Mistakes in Booter Scheduling Waste Approximately $320,000 Over Two Years

FOR IMMEDIATE RELEASE: July 2, 2012

CONTACT: (773) 478-0534  Jonathan Davey

Mistakes in Booter Scheduling Waste Approximately $320,000 Over Two Years

 

The City of Chicago Office of Inspector General (OIG) released a report on the Chicago Department of Finance’s (DOF) “vehicle immobilization program,” better known as the “boot program.”

The investigation revealed that, as of late 2009 through December 2011, the DOF Street Operations division (formerly the Department of Revenue) failed to appropriately schedule and staff its booters’ night shifts. As a result, the department wasted at least 30 minutes of available booting time per employee each night, for an estimated annual loss of $160,000, due to a combination of lost boot revenue and wasted personnel expenditures.

OIG interviews with DOF employees established that when the DOF Street Operations division first created the night shift in November 2009, no dispatchers—employed by the Department of Streets and Sanitation (DSS) and housed at the Office of Emergency Management and Communications—were available for the night shift. In response, DOF managers assigned the dispatch functions, traditionally performed by union personnel, to higher-paid, non-union security personnel, leaving the night shift as the only booting shift without a roving security element. Moreover, the booters’ shift did not align with the dispatchers’ shift, meaning that the dispatch services necessary for booting operations were not available for the entire night shift.

To address this problem, DOF managers instructed all booters and dispatchers to take their lunch and breaks at the same time—at the end of their shifts. This arrangement wasted at least 30 minutes of the total number of hours available for booting. The arrangement also required booters and dispatchers to work approximately six hours straight without taking official breaks, presenting potential safety risks for booters, and, in the case of non-union dispatchers, constitutes an apparent violation of state labor laws.

Additionally, given the strong likelihood that booters may in fact need, and therefore take, additional breaks before their late-scheduled lunch period, there was a strong potential for additional lost booting time and lost booting revenue. In fact, the OIG’s analysis of night shift booters’ activity and log sheets for September through December 2010 revealed that, while the shift ran from 9:30 p.m. to 6:00 a.m., the number of boots applied dropped by approximately half beginning 2 ½ hours before the end of the shift, and virtually no boots were applied during the last two hours of the shift.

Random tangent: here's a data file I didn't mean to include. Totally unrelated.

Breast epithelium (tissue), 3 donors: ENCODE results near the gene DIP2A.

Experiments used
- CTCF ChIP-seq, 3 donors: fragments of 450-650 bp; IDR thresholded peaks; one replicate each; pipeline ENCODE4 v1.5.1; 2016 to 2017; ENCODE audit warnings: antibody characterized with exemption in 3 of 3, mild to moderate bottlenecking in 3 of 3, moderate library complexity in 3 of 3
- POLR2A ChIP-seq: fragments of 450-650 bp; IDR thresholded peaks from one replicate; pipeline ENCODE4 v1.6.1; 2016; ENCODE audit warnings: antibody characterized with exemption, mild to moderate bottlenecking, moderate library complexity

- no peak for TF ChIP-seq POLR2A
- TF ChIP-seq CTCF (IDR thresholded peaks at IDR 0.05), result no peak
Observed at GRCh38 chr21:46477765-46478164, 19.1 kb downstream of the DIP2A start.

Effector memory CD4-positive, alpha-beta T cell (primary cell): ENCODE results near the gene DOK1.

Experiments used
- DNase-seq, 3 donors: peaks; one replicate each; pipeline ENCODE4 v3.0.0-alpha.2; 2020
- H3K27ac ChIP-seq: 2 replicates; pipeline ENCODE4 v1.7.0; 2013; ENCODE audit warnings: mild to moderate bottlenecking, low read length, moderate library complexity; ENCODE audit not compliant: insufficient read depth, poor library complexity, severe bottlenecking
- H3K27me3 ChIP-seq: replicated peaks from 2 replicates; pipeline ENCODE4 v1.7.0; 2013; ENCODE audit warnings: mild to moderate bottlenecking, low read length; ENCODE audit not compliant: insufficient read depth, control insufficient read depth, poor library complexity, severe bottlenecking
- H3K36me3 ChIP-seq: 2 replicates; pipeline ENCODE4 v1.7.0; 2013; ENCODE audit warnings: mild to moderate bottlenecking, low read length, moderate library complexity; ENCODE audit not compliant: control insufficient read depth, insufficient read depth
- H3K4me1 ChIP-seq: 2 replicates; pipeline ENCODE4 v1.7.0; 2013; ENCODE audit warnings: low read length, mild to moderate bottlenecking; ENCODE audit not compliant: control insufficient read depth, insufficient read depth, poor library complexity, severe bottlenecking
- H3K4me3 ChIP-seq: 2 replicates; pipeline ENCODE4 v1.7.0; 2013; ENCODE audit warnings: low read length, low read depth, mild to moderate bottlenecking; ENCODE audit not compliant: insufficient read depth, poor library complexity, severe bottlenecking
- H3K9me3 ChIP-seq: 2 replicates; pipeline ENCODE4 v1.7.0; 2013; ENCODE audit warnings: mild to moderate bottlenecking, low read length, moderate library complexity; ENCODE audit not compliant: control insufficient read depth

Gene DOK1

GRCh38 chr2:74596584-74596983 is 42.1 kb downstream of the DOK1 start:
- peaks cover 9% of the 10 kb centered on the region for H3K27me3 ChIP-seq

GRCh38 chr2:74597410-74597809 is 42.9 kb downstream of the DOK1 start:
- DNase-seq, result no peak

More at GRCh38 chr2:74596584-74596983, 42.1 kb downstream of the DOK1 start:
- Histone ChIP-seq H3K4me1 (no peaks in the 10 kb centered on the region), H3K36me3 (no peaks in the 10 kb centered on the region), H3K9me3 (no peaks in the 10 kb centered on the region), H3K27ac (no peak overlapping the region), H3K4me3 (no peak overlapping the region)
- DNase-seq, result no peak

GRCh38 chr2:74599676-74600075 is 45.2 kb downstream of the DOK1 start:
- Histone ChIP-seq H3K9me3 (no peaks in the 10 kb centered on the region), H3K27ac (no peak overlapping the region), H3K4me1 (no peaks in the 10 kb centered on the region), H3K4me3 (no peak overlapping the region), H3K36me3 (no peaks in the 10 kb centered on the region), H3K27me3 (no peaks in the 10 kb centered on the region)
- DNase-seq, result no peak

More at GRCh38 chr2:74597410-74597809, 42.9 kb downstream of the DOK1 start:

The OIG recommended that DOF take the following three steps necessary to ensure each of the issues identified with the night shift are resolved:

  1. Review the staffing for the booting night shift and work with DSS to ensure that dispatchers are available for the entire night shift.
  2. Ensure that security personnel are available to the night shift and able to perform their assigned security functions as appropriate.
  3. Ensure that all employees working the night shift are able to take necessary breaks throughout their shifts in accordance with state labor laws.

Finally, the OIG recommended that the Department of Human Resources (DHR) conduct a position audit of the parking revenue security supervisor working during the night shift to ensure that this individual is performing the duties of his given position or to reclassify the position. The OIG issued a separate report to DOF making disciplinary recommendations for relevant employees.

City Comptroller Amer Ahmad’s response, which has also been published on the OIG website, noted that he has since instructed booting personnel to adhere to an appropriate, staggered, break and lunch schedule. The Comptroller noted that additional dispatcher staffing cannot be added without DSS, and, in the absence of DSS dispatchers, DOF has fully implemented a wireless, automated confirmation system. The Comptroller reported that this automated system was fully operational in October 2011, and the department continues to rely on a Parking Revenue Security Supervisor for temporary dispatch services in cases of an unexpected, system malfunction.

“I want to thank the City Comptroller and his staff for their quick response to our investigation,” said Inspector General Joe Ferguson. “Their actions have helped stem the immediate waste of City resources. It also demonstrates to taxpayers how the City departments can the OIG’s work to identify and implement management reforms that result in both meaningful savings and more efficient delivery of services.”